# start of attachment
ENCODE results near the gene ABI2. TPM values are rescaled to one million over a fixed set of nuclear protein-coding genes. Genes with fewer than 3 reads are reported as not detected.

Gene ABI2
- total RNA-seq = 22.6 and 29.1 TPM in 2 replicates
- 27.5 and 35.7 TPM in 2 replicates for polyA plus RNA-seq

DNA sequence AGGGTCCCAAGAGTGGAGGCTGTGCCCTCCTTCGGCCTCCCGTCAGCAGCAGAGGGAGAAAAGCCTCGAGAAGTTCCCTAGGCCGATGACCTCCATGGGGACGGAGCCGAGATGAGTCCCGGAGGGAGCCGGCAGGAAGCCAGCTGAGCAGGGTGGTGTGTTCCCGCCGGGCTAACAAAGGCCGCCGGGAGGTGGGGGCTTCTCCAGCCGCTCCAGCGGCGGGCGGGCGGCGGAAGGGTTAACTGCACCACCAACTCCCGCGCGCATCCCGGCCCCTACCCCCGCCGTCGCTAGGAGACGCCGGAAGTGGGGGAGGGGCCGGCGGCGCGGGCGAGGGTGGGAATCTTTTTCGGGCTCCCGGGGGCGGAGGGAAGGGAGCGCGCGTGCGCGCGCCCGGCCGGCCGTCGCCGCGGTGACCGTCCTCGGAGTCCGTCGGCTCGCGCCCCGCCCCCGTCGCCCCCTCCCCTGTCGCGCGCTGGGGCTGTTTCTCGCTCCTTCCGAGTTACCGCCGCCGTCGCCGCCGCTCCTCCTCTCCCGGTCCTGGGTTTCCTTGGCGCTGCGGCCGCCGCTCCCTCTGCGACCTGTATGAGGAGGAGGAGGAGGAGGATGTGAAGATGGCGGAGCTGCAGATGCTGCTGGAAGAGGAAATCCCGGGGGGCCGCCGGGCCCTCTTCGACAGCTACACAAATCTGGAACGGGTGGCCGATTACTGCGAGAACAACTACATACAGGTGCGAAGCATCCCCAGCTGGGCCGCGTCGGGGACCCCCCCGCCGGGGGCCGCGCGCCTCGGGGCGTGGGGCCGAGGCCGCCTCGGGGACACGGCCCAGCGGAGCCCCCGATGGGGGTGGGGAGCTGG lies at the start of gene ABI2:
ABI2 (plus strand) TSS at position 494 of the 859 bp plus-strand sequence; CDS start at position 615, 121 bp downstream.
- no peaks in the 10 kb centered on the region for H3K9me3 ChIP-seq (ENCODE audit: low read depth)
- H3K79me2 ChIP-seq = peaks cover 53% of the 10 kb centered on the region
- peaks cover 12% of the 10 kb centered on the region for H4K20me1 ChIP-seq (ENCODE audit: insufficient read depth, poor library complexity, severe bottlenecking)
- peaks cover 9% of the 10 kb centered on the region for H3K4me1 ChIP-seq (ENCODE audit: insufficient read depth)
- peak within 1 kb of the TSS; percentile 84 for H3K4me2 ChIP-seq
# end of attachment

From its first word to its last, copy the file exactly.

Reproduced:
ENCODE results near the gene ABI2. TPM values are rescaled to one million over a fixed set of nuclear protein-coding genes. Genes with fewer than 3 reads are reported as not detected.

Gene ABI2
- total RNA-seq = 22.6 and 29.1 TPM in 2 replicates
- 27.5 and 35.7 TPM in 2 replicates for polyA plus RNA-seq

DNA sequence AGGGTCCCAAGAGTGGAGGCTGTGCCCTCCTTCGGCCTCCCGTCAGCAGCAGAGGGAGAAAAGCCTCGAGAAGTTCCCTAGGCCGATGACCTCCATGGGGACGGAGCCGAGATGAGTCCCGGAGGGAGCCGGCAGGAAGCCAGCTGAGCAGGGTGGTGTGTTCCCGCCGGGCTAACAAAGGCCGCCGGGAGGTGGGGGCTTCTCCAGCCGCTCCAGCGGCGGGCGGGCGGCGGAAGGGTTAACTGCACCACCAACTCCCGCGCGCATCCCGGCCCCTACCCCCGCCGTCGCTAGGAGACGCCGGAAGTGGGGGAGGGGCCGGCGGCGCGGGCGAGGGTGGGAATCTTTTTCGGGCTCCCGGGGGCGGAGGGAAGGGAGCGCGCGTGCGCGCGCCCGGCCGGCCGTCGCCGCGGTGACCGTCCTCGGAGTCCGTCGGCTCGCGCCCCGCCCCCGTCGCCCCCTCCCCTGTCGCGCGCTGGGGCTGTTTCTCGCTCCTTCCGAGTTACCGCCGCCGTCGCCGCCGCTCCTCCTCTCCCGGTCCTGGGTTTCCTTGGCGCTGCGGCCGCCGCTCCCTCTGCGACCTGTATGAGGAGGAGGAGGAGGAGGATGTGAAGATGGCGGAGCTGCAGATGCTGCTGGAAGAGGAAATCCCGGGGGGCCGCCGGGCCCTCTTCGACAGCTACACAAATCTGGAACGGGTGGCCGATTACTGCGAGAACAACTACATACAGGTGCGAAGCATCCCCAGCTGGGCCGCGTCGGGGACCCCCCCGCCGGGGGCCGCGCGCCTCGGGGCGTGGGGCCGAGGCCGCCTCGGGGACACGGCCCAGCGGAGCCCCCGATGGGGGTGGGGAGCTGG lies at the start of gene ABI2:
ABI2 (plus strand) TSS at position 494 of the 859 bp plus-strand sequence; CDS start at position 615, 121 bp downstream.
- no peaks in the 10 kb centered on the region for H3K9me3 ChIP-seq (ENCODE audit: low read depth)
- H3K79me2 ChIP-seq = peaks cover 53% of the 10 kb centered on the region
- peaks cover 12% of the 10 kb centered on the region for H4K20me1 ChIP-seq (ENCODE audit: insufficient read depth, poor library complexity, severe bottlenecking)
- peaks cover 9% of the 10 kb centered on the region for H3K4me1 ChIP-seq (ENCODE audit: insufficient read depth)
- peak within 1 kb of the TSS; percentile 84 for H3K4me2 ChIP-seq